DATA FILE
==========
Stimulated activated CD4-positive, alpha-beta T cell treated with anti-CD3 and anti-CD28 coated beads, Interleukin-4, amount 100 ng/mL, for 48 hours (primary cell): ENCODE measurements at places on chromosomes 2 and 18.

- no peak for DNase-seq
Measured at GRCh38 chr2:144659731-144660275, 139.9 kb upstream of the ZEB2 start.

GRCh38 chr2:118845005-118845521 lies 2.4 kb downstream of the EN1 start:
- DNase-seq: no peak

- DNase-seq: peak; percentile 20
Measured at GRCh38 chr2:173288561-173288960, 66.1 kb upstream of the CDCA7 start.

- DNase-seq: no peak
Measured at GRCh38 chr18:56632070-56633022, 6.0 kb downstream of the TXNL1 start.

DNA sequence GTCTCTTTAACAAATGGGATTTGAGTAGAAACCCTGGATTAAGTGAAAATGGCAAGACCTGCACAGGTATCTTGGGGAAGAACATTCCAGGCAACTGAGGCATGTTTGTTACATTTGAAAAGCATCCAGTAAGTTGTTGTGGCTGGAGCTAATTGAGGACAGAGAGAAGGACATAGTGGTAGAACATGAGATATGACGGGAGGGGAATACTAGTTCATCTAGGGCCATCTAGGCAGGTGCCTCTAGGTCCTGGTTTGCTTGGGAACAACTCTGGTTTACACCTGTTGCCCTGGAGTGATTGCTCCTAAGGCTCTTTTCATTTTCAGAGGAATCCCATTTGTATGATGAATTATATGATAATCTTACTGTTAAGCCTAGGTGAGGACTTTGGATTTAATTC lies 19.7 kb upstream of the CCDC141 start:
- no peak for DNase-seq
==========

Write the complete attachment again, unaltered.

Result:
Stimulated activated CD4-positive, alpha-beta T cell treated with anti-CD3 and anti-CD28 coated beads, Interleukin-4, amount 100 ng/mL, for 48 hours (primary cell): ENCODE measurements at places on chromosomes 2 and 18.

- no peak for DNase-seq
Measured at GRCh38 chr2:144659731-144660275, 139.9 kb upstream of the ZEB2 start.

GRCh38 chr2:118845005-118845521 lies 2.4 kb downstream of the EN1 start:
- DNase-seq: no peak

- DNase-seq: peak; percentile 20
Measured at GRCh38 chr2:173288561-173288960, 66.1 kb upstream of the CDCA7 start.

- DNase-seq: no peak
Measured at GRCh38 chr18:56632070-56633022, 6.0 kb downstream of the TXNL1 start.

DNA sequence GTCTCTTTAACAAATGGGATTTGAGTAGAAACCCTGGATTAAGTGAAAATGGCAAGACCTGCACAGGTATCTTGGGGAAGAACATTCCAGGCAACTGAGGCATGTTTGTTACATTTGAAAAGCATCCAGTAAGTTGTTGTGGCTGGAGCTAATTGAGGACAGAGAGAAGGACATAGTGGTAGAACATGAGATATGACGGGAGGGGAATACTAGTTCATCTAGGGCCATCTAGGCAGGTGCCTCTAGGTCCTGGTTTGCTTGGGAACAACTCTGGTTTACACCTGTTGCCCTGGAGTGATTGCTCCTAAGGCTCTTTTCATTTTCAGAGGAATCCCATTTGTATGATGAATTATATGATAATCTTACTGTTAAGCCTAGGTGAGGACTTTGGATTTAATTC lies 19.7 kb upstream of the CCDC141 start:
- no peak for DNase-seq